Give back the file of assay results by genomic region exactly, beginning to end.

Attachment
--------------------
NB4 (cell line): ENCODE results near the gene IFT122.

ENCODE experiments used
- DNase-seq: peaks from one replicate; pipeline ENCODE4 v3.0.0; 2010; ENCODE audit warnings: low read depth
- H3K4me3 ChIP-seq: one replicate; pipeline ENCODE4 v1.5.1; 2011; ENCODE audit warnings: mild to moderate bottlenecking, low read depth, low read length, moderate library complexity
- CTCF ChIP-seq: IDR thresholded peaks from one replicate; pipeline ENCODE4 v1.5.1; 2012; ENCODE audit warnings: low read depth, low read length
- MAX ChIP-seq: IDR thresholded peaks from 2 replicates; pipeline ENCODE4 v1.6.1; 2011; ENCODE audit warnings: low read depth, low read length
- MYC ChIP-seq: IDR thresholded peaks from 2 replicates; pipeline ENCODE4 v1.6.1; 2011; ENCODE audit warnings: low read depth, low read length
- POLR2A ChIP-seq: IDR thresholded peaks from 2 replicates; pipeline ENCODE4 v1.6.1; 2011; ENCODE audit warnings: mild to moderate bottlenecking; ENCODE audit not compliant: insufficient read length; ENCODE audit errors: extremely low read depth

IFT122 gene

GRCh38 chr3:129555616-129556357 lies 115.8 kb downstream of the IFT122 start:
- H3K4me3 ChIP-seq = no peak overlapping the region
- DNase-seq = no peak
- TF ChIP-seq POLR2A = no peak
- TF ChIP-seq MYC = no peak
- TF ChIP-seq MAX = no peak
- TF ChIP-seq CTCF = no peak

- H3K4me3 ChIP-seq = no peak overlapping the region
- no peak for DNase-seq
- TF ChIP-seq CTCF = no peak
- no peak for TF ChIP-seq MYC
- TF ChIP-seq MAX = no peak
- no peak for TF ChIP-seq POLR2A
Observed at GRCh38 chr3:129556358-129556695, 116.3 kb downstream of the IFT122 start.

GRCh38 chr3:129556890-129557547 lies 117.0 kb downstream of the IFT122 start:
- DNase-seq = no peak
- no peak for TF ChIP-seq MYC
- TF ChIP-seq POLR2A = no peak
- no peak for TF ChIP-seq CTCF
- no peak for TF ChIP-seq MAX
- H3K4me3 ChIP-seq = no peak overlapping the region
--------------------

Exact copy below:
NB4 (cell line): ENCODE results near the gene IFT122.

ENCODE experiments used
- DNase-seq: peaks from one replicate; pipeline ENCODE4 v3.0.0; 2010; ENCODE audit warnings: low read depth
- H3K4me3 ChIP-seq: one replicate; pipeline ENCODE4 v1.5.1; 2011; ENCODE audit warnings: mild to moderate bottlenecking, low read depth, low read length, moderate library complexity
- CTCF ChIP-seq: IDR thresholded peaks from one replicate; pipeline ENCODE4 v1.5.1; 2012; ENCODE audit warnings: low read depth, low read length
- MAX ChIP-seq: IDR thresholded peaks from 2 replicates; pipeline ENCODE4 v1.6.1; 2011; ENCODE audit warnings: low read depth, low read length
- MYC ChIP-seq: IDR thresholded peaks from 2 replicates; pipeline ENCODE4 v1.6.1; 2011; ENCODE audit warnings: low read depth, low read length
- POLR2A ChIP-seq: IDR thresholded peaks from 2 replicates; pipeline ENCODE4 v1.6.1; 2011; ENCODE audit warnings: mild to moderate bottlenecking; ENCODE audit not compliant: insufficient read length; ENCODE audit errors: extremely low read depth

IFT122 gene

GRCh38 chr3:129555616-129556357 lies 115.8 kb downstream of the IFT122 start:
- H3K4me3 ChIP-seq = no peak overlapping the region
- DNase-seq = no peak
- TF ChIP-seq POLR2A = no peak
- TF ChIP-seq MYC = no peak
- TF ChIP-seq MAX = no peak
- TF ChIP-seq CTCF = no peak

- H3K4me3 ChIP-seq = no peak overlapping the region
- no peak for DNase-seq
- TF ChIP-seq CTCF = no peak
- no peak for TF ChIP-seq MYC
- TF ChIP-seq MAX = no peak
- no peak for TF ChIP-seq POLR2A
Observed at GRCh38 chr3:129556358-129556695, 116.3 kb downstream of the IFT122 start.

GRCh38 chr3:129556890-129557547 lies 117.0 kb downstream of the IFT122 start:
- DNase-seq = no peak
- no peak for TF ChIP-seq MYC
- TF ChIP-seq POLR2A = no peak
- no peak for TF ChIP-seq CTCF
- no peak for TF ChIP-seq MAX
- H3K4me3 ChIP-seq = no peak overlapping the region